MR. AXELROD:  We're going to make sure they get the job done.

MR. GREGORY:  But it doesn't sound like there's a lot of faith there at the moment.

MR. AXELROD:  Well, our job is to hold them accountable, David, and that's what we're going to do.

MR. GREGORY:  Speaking about accountability, I, I mention Matt Lauer and his interview with the president on "Today" this week, and they had an exchange that raised a lot of eyebrows in terms of the president's approach to all of this.  I want to play a portion of it.

(Videotape from "Today," Tuesday)

MR. MATT LAUER:  ...that this is not the time to meet with experts and advisers, this is a time to spend more time in the Gulf and, I never thought I'd say this to a president, but kick some butt.  And, and, and I don't mean it to be funny.

PRES. BARACK OBAMA:  I don't sit around just talking to experts because this is a college seminar.  We talk to these folks because they potentially had the best answers so I know whose ass to kick, right?  So, you know, this is not theater.

(End videotape)

MR. GREGORY:  So whose butt has he kicked since he gave that interview?

MR. AXELROD:  Well, look, I think from the beginning we've made demands on BP.  They have responded.  Where they haven't responded, we've turned up the heat on them.  Let me give you an example.  They wanted to drill one relief well, which is ultimately the answer to, to shutting down that well completely.  We said, "No, you're going to drill two," because if one didn't work we want to make sure there was a back, a backstop.  We've asked for other redundancies in terms of, of what they're doing there. And understand, when the president says he's talking to experts, we've assembled under the, under the chairmanship of our secretary of energy a group of, of the best minds in and out of government, and they've been
guiding a lot of what's happened a lot--this effort to capture the oil is largely working better now because of theories that were developed by this outside group.  And we forced BP to do the things that we felt were necessary just--we now, we now--Dr. Chu and his group have devised a plan to get more oil up and captured and, and it will require more boats. We've required them to bring more tankers in to take that oil up quickly. So we've been on them from the beginning, and we're going to stay on them and make sure that they're fully accountable and that they do everything that they're required to do.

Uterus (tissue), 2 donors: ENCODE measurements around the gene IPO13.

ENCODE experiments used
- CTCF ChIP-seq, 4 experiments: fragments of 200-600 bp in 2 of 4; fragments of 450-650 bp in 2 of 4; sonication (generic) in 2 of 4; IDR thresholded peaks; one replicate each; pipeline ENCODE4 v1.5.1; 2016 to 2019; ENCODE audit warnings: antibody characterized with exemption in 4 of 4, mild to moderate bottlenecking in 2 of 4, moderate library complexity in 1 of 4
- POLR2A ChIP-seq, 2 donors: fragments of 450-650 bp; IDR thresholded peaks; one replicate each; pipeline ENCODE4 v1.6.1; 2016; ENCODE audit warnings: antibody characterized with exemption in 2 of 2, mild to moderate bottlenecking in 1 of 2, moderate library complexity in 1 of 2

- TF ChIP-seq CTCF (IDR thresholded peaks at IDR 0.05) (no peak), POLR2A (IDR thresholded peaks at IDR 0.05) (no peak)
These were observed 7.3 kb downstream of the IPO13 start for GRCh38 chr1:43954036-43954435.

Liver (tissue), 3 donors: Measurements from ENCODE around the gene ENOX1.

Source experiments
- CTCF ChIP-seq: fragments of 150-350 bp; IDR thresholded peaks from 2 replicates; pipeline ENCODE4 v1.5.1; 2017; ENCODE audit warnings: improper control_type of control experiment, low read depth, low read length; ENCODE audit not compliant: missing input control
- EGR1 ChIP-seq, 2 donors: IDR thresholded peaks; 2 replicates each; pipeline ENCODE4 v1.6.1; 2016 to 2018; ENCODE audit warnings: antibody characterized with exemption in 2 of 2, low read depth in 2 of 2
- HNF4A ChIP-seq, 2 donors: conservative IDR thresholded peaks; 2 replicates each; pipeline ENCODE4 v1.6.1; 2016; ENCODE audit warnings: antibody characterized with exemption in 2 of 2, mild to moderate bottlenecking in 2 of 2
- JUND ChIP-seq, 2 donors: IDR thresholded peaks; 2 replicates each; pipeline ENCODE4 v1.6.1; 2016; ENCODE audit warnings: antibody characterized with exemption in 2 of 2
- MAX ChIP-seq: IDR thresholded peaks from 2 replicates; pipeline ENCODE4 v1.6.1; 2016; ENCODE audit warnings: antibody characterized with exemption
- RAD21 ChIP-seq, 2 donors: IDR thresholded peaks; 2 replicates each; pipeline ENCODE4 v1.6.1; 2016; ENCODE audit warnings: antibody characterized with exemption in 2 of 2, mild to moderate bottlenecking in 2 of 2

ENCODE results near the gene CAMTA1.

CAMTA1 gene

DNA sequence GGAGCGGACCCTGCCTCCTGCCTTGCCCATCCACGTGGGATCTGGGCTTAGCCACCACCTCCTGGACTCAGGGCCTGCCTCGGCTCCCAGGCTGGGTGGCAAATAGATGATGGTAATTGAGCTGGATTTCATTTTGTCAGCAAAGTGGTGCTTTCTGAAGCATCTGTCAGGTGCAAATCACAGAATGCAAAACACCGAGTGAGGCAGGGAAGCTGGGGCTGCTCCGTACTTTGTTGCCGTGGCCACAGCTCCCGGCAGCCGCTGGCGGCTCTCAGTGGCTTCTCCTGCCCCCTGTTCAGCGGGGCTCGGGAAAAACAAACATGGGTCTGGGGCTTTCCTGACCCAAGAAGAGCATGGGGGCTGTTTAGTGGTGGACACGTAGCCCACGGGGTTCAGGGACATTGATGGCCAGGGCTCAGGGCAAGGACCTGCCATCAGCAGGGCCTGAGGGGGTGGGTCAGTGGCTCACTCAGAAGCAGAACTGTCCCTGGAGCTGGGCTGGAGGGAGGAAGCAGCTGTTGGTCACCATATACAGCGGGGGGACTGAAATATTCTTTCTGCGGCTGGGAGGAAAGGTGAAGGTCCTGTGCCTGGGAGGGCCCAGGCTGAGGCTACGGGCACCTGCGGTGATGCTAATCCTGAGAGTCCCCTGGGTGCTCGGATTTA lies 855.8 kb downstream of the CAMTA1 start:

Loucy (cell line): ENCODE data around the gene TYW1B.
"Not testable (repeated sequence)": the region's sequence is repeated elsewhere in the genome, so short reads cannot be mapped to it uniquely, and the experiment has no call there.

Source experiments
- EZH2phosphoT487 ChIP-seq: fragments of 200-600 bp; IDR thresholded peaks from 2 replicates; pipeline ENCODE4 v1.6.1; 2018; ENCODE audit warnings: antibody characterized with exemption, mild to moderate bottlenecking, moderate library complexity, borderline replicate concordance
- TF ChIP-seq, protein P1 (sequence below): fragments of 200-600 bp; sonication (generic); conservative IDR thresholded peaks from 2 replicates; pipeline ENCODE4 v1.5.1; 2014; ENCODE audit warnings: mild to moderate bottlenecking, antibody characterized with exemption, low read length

MR. GREGORY:  How much pressure has the president felt, have you felt for, frankly, the president to make up for lost time in terms of showing leadership on this, projecting a sense of compassion and connection with those who are involved.  I mean, you have the president ramping up his own rhetoric and his own anger level...

MR. AXELROD:  Well...

MR. GREGORY:  ...and you have the decision to make an address...

MR. AXELROD: fairness in that, in that particular interview, David, he was responding to Matt's characterization, but go ahead and continue.

MR. GREGORY:  Mm-hmm.  Right.  How much pressure do you think the, the president feels to connect on this?

MR. AXELROD:  Well, let me tell you something.  You know what pressure is? He--we've been down in the Gulf several times.  I was with him on the last trip.  Pressure are--is what those fishermen are feeling down there who--whose livelihoods have been destroyed by this.  People have been there for five generations.  Not just their livelihood, but their way of life being threatened by this.  The people down there are the ones who are under, under pressure.  I know there's a great deal of speculation in this town about the political implications and the state, statecraft of all of this, but we've been--the president on day one understood how
massive this could be and mobilized the greatest response to an environmental disaster in the history of this country.  He went down there and stood, I remember, on--shortly after the incident, in the pouring rain on a Sunday morning and, and, and spoke to the need to hold
BP accountable...

MR. GREGORY:  Right.  But, David, but there's...

MR. AXELROD:  ...and to help people in that area.

MR. GREGORY:  ...there, there's a tendency to write everything off as just a Washington obsession, but here's a poll from a Washington Post/ABC News poll about the public's response to how people are doing, and the results were not so good.  Sixty-nine percent say the a negative response from the federal government, only outpaced by BP itself.  Even a member
of the president's own party, Mary Landrieu, saying, "I just think the president underestimated how important it is for people to see his face and to hear his voice." The sense that the response has just been late in coming and has not been what it should be.

MR. AXELROD:  Yeah, well, let me, let me say this.  This is not a like a hurricane, it's not like a tornado, it's not like a plane crash.  This is an ongoing crisis much like an epidemic, and it's--and there are millions of, of, of, of gallons of oil that have poured into the Gulf and continue